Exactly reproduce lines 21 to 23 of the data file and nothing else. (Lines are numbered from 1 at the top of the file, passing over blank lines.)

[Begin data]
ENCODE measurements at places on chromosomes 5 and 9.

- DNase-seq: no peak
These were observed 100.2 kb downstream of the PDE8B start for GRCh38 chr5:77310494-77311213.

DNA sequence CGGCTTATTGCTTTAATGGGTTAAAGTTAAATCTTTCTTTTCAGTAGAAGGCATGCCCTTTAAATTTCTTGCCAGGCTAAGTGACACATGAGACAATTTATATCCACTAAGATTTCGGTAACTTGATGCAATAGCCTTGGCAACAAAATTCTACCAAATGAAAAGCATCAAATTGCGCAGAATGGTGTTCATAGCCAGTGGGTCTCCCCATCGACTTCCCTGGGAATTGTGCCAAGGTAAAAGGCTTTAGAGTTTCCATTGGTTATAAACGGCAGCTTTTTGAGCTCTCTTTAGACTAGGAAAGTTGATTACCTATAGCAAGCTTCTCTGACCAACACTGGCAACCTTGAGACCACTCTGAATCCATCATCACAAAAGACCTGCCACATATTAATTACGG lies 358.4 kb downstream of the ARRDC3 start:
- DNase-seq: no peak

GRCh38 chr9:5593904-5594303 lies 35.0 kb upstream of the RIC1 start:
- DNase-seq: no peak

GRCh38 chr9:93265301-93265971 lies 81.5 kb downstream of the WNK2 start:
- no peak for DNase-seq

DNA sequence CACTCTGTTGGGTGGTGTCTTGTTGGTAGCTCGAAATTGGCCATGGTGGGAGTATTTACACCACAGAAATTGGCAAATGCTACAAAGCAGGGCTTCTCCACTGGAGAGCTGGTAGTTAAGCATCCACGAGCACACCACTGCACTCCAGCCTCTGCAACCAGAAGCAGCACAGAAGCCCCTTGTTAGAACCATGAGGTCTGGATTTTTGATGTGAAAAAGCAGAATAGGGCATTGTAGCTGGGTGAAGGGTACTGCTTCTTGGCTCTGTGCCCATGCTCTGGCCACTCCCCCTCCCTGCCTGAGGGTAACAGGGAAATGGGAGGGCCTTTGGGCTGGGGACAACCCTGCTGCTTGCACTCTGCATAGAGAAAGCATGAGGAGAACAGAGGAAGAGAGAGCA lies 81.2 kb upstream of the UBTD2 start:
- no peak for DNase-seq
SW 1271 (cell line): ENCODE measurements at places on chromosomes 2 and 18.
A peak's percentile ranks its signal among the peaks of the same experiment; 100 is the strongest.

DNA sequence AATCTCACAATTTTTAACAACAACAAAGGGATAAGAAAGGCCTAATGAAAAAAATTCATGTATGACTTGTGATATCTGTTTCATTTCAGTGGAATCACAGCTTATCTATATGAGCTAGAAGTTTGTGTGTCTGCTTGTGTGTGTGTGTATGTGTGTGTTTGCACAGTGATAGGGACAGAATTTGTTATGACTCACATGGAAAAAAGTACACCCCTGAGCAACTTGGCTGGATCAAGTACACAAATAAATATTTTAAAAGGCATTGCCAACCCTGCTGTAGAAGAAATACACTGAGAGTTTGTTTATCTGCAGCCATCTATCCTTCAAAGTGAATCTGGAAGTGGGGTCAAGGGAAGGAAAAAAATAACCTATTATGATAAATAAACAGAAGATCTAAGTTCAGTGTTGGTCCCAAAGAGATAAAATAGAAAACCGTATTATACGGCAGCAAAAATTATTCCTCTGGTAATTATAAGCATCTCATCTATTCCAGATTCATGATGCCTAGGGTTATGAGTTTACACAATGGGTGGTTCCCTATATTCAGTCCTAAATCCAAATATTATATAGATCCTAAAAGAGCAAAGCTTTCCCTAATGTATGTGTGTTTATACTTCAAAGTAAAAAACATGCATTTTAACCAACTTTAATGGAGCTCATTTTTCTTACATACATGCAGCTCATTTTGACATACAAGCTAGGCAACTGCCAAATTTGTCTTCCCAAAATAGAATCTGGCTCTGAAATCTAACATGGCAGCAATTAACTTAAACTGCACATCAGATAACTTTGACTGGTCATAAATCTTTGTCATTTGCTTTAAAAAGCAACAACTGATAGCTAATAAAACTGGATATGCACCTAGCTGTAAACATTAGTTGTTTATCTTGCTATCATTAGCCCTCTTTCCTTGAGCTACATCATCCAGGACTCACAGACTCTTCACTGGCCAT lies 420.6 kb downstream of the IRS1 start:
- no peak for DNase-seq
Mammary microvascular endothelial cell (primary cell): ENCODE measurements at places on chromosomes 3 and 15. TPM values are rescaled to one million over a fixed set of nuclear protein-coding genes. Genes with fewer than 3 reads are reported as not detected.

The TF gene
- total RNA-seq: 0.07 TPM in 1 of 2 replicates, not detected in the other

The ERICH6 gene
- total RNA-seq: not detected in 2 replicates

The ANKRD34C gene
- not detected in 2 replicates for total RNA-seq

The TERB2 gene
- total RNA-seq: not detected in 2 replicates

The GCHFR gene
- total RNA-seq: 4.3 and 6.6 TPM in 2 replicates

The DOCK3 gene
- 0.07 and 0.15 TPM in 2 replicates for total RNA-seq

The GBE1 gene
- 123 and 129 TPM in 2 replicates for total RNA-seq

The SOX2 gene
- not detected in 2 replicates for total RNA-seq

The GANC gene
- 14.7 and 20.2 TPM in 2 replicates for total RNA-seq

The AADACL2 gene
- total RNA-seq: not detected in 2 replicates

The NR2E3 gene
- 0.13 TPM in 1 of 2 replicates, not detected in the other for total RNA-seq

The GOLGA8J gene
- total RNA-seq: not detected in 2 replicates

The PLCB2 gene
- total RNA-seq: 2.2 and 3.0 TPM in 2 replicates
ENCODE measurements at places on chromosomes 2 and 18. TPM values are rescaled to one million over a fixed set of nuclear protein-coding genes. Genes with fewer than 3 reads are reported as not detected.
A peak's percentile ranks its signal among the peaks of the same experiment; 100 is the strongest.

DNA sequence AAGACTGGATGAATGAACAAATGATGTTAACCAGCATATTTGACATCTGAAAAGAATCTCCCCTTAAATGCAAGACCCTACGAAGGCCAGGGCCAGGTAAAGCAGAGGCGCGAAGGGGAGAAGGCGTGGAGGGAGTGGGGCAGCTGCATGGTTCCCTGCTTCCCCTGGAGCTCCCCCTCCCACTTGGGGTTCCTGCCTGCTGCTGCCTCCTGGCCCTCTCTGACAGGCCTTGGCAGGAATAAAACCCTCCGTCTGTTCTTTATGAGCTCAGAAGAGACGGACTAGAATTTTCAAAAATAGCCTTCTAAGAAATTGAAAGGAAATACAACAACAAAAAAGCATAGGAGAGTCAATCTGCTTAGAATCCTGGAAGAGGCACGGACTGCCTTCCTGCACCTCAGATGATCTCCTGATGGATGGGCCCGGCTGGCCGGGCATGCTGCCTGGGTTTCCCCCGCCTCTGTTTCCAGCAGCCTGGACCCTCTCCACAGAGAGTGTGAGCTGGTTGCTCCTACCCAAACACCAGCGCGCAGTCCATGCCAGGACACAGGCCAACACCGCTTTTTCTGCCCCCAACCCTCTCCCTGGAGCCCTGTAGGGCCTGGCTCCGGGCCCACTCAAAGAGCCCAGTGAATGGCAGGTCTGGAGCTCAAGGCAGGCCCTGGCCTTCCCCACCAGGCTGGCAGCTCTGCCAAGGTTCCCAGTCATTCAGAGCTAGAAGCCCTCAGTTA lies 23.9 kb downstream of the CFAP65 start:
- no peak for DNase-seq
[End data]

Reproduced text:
The ANKRD34C gene
- not detected in 2 replicates for total RNA-seq

The TERB2 gene